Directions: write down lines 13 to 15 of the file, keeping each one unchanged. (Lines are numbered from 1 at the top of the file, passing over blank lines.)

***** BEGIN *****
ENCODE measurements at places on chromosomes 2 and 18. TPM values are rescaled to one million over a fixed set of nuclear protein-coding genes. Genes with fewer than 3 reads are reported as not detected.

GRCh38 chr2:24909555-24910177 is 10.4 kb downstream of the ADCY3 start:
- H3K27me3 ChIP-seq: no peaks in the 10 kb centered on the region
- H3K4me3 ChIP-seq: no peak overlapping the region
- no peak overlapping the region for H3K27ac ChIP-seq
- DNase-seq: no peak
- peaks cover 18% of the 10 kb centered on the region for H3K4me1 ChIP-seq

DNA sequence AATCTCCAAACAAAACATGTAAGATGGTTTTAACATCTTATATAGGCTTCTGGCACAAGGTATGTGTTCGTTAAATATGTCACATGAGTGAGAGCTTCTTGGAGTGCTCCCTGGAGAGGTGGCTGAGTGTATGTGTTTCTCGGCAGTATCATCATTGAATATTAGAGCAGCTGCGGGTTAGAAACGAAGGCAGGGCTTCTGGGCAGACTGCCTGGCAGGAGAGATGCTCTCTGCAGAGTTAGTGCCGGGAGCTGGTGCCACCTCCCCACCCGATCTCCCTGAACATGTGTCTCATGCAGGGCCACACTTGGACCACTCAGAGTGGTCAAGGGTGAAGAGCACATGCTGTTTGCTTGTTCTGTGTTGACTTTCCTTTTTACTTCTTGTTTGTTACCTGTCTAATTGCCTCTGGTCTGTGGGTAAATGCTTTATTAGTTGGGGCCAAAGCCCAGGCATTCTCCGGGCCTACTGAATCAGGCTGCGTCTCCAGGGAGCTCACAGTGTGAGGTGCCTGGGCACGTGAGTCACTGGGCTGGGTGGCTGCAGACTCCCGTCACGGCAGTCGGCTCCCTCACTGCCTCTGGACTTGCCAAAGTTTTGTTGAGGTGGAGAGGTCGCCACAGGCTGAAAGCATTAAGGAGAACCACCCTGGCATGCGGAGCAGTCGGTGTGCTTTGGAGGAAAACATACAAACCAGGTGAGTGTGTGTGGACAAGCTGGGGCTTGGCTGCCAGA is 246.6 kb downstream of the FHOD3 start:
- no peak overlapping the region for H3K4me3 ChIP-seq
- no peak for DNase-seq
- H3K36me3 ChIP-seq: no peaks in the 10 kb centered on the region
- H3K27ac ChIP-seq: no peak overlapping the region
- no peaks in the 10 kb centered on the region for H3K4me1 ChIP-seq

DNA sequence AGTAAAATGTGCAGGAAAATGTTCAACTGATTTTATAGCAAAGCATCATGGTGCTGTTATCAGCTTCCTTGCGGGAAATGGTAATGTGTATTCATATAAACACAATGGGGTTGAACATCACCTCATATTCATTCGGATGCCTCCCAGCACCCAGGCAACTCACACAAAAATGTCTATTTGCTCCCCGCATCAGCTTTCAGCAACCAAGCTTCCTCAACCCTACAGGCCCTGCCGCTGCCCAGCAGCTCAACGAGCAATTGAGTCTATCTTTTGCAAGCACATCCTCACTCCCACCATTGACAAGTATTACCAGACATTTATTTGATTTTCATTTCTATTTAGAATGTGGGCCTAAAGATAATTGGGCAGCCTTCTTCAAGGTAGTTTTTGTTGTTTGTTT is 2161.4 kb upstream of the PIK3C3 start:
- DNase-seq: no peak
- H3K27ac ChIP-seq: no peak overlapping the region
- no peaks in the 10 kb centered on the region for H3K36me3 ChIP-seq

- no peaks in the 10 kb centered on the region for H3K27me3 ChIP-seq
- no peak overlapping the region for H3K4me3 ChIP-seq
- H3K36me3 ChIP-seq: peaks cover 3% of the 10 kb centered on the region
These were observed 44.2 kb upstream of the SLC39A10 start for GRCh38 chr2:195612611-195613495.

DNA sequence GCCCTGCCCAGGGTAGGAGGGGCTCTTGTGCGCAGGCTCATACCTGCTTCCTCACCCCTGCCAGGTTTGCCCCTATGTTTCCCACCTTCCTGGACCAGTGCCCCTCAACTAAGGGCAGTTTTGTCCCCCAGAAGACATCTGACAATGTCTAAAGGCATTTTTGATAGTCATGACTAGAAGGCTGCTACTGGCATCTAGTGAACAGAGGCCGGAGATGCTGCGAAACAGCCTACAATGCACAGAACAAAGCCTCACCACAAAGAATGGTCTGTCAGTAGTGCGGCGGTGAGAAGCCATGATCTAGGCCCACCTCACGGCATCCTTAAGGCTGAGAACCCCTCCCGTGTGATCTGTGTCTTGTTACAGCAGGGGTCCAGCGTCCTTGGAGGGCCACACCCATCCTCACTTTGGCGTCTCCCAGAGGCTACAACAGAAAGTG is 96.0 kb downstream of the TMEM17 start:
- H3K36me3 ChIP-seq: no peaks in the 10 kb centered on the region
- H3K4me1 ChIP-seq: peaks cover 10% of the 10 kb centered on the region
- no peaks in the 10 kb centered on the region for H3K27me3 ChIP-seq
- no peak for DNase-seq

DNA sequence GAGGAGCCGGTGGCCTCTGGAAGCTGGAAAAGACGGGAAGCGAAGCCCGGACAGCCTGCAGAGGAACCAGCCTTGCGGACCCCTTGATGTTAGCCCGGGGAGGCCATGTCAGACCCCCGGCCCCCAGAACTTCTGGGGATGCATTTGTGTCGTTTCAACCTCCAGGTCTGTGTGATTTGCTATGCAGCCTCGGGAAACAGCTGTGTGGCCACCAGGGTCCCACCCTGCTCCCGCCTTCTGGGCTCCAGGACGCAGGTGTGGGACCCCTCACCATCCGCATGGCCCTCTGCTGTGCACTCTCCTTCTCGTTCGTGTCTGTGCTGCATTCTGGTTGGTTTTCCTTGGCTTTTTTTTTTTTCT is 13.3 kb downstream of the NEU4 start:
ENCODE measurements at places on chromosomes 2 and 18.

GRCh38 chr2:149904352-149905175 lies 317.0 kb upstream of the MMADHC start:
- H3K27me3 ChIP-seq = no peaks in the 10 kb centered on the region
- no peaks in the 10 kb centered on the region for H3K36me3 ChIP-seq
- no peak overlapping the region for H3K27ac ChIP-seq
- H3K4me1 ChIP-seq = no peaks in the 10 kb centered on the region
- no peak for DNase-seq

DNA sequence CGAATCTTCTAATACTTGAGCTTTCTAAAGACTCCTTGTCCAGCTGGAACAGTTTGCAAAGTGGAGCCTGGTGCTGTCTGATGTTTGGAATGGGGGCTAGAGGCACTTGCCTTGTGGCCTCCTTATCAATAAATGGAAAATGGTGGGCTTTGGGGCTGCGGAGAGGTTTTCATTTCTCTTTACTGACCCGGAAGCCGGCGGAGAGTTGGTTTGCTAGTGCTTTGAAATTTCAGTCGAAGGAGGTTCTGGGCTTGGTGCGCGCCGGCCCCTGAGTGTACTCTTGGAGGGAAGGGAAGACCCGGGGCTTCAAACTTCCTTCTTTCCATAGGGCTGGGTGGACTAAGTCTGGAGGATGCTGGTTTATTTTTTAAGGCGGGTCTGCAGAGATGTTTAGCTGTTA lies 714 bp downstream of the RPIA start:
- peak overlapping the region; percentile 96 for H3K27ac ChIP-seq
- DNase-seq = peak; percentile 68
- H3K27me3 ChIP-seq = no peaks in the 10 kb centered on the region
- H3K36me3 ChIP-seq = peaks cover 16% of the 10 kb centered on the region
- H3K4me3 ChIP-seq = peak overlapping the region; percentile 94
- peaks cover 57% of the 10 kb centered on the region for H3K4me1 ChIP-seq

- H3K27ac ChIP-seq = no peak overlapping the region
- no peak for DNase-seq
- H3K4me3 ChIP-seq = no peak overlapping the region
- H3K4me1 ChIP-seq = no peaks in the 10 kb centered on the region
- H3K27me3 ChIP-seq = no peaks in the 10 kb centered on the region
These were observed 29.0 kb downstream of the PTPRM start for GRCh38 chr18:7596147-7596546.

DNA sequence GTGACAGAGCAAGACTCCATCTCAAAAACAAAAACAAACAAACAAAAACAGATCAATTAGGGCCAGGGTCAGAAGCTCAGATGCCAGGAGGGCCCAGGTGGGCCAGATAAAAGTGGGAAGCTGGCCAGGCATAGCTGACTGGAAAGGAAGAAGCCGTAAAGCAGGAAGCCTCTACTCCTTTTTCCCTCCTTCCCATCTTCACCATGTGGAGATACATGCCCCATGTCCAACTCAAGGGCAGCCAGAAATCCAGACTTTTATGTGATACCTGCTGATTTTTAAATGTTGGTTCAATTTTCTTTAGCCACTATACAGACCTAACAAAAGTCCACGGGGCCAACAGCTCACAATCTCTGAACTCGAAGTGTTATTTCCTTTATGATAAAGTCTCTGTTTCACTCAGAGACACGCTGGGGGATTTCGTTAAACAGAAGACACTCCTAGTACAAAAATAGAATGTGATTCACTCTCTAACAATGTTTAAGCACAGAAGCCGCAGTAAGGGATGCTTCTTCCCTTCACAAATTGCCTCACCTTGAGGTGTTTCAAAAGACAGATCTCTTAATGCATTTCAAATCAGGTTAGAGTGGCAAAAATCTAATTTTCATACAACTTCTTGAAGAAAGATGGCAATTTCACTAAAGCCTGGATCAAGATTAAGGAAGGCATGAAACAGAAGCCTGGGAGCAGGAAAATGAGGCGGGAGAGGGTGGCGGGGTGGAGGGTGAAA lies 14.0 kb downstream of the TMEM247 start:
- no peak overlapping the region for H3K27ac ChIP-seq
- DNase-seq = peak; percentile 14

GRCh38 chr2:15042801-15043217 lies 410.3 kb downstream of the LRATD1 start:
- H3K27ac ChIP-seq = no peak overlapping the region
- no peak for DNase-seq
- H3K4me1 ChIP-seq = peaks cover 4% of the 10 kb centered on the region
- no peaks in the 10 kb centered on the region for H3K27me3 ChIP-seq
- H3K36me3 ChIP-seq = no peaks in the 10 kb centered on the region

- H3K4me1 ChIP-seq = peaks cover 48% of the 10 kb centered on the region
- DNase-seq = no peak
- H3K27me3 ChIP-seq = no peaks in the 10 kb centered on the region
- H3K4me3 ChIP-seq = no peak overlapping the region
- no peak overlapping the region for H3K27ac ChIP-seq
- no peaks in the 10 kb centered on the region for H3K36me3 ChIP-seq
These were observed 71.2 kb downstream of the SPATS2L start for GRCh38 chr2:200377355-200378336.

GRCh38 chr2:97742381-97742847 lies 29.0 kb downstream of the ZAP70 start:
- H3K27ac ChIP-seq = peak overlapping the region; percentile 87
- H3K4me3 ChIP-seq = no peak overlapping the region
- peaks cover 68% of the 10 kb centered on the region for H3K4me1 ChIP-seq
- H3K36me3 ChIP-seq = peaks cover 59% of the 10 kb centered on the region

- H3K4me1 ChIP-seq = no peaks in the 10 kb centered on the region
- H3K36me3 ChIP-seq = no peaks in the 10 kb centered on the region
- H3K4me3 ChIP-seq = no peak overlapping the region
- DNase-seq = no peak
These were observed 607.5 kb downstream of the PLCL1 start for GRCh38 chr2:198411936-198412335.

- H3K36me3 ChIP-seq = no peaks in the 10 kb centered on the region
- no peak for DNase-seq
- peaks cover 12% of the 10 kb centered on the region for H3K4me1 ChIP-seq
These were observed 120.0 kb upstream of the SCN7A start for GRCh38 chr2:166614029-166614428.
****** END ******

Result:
- no peaks in the 10 kb centered on the region for H3K4me1 ChIP-seq

DNA sequence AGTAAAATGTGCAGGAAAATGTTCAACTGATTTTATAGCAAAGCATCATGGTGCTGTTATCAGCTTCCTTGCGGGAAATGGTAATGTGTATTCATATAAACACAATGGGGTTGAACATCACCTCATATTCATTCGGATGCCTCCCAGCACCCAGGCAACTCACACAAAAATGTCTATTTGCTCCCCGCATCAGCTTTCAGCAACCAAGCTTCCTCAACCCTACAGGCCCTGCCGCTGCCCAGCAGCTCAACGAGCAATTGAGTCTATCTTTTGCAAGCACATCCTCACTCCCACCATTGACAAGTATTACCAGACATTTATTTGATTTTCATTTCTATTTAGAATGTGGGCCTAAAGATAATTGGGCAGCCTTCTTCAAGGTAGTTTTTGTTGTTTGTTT is 2161.4 kb upstream of the PIK3C3 start:
- DNase-seq: no peak